An accredited program is one that has been reviewed and approved by a recognized accreditation body. There are several different types of accreditation bodies, including professional associations, government agencies, and educational institutions. I always make sure to ask what the accreditation status of the school is before I enroll in an online course.
Accreditation can be verified with your state department or with an organization like the National Association of Independent Colleges and Universities (NAICU).
Just as important as whether or not it’s accredited is whether or not it’s regionally accredited. A nationally accredited institution is located outside of any particular region but has applied for approval from one or more regional accrediting organizations. A nationally-accredited institution may have a branch campus within a particular region but does not offer degrees at the regional level. Regional-accredited institutions offer degrees at the regional level only and are subject to oversight from their respective regional associations for higher education such as Western Association of Schools and Colleges, New England Association of Schools and Colleges, etc. If you’re looking for a college degree in nursing, it would be extremely helpful to find a school that offers this specific type of degree instead of finding any old college degree that you think might do the trick.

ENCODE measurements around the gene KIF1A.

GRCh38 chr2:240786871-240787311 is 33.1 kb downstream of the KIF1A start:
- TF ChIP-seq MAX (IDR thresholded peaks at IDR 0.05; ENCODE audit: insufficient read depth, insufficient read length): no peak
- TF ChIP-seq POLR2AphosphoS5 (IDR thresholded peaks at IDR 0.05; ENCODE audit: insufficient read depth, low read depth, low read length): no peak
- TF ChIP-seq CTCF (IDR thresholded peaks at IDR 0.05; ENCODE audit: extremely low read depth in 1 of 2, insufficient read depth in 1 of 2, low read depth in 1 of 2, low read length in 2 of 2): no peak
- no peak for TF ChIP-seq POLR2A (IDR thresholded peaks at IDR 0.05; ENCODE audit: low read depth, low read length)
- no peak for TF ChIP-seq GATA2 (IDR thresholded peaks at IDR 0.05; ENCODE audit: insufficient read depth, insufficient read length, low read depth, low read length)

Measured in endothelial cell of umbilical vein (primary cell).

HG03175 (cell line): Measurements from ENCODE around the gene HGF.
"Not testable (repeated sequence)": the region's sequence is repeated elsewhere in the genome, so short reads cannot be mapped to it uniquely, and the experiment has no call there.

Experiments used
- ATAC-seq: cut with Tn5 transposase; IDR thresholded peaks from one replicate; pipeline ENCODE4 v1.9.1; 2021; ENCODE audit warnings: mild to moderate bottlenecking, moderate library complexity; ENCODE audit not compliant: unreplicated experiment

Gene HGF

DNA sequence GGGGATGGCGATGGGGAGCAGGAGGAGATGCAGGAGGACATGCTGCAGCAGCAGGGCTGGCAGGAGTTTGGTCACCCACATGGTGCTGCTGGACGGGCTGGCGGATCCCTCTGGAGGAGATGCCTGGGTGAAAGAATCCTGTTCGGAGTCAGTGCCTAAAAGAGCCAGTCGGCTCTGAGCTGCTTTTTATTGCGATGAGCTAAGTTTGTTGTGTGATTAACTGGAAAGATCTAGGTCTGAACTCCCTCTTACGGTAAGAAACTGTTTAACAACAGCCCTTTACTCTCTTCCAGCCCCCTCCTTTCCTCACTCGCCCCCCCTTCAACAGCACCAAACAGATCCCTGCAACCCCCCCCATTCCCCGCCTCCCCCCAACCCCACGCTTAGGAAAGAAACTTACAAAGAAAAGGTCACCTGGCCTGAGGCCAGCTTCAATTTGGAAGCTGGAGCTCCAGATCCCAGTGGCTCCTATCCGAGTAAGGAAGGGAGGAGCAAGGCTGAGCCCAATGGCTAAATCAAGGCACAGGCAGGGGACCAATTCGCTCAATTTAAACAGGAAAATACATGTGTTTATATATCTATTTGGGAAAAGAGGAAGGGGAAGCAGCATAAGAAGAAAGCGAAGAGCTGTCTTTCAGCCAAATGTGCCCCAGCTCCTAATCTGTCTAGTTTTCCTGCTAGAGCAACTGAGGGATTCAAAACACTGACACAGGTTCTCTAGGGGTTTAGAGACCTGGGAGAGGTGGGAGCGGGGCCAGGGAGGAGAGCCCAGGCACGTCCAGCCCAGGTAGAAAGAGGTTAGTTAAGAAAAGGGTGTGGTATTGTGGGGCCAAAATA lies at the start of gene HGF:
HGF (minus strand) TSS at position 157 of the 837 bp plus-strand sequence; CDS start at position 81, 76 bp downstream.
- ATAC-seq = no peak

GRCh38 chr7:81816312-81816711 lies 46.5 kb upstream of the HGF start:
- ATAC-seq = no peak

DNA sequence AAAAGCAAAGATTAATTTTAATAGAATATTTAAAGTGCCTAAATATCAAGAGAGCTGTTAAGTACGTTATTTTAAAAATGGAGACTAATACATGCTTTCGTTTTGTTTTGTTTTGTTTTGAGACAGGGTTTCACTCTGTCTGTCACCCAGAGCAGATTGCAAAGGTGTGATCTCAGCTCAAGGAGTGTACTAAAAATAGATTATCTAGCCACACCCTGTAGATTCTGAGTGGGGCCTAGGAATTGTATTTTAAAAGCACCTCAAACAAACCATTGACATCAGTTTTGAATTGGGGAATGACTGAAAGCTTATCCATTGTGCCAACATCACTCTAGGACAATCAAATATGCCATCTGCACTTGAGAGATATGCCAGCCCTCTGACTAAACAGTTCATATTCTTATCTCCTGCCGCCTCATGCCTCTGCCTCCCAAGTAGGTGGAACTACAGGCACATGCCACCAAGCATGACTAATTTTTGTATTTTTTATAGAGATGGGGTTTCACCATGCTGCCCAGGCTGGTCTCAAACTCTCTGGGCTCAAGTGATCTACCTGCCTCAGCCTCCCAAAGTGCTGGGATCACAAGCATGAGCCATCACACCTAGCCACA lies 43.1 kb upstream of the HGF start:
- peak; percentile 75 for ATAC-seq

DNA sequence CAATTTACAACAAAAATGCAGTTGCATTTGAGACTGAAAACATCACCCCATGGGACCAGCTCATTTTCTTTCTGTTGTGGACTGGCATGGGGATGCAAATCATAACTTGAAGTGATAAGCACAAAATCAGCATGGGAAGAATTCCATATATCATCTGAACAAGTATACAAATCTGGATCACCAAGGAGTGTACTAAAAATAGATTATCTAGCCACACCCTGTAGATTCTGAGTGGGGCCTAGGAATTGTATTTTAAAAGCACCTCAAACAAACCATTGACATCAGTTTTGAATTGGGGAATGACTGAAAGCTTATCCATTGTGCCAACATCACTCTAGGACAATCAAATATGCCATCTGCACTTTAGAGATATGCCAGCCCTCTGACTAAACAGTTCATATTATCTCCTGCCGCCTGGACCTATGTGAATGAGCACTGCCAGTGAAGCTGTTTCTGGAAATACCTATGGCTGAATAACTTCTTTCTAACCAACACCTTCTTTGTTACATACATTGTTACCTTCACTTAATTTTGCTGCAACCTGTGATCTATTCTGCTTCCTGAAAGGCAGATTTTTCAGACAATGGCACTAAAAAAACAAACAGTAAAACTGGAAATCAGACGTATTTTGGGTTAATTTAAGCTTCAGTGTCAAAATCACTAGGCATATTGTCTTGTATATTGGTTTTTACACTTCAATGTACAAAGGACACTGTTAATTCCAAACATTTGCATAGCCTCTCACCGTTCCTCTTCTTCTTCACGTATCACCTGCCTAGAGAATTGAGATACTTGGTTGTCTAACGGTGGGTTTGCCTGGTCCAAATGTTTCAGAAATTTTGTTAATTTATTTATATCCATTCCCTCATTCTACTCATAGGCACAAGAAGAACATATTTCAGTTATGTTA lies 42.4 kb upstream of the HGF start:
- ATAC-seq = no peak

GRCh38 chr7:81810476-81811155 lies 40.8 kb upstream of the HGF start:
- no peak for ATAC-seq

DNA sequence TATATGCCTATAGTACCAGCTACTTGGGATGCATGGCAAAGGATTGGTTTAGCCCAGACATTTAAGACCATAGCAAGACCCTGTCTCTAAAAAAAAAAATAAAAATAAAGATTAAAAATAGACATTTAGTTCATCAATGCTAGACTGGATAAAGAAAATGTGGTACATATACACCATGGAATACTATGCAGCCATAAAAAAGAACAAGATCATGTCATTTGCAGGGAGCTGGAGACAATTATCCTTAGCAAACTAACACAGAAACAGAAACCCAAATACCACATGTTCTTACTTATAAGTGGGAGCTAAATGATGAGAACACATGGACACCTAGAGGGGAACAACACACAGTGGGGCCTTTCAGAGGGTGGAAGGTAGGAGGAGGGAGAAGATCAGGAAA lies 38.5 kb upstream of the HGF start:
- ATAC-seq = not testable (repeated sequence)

A nationally-accredited institution will work if you want to become an engineer or accountant because they usually don’t require regional accreditation; but they would not work if you wanted to become an attorney or teacher because those occupations require regional accreditation which can vary depending on where in the U.S. you live. It’s best to know exactly what you need so that you can find the right program. When I was starting my search for a master’s in social work, there were schools that offered the degree on both a national and regional level. Luckily there was also information about each school’s location so I knew ahead of time if there was even going to be an opportunity for me to take classes locally.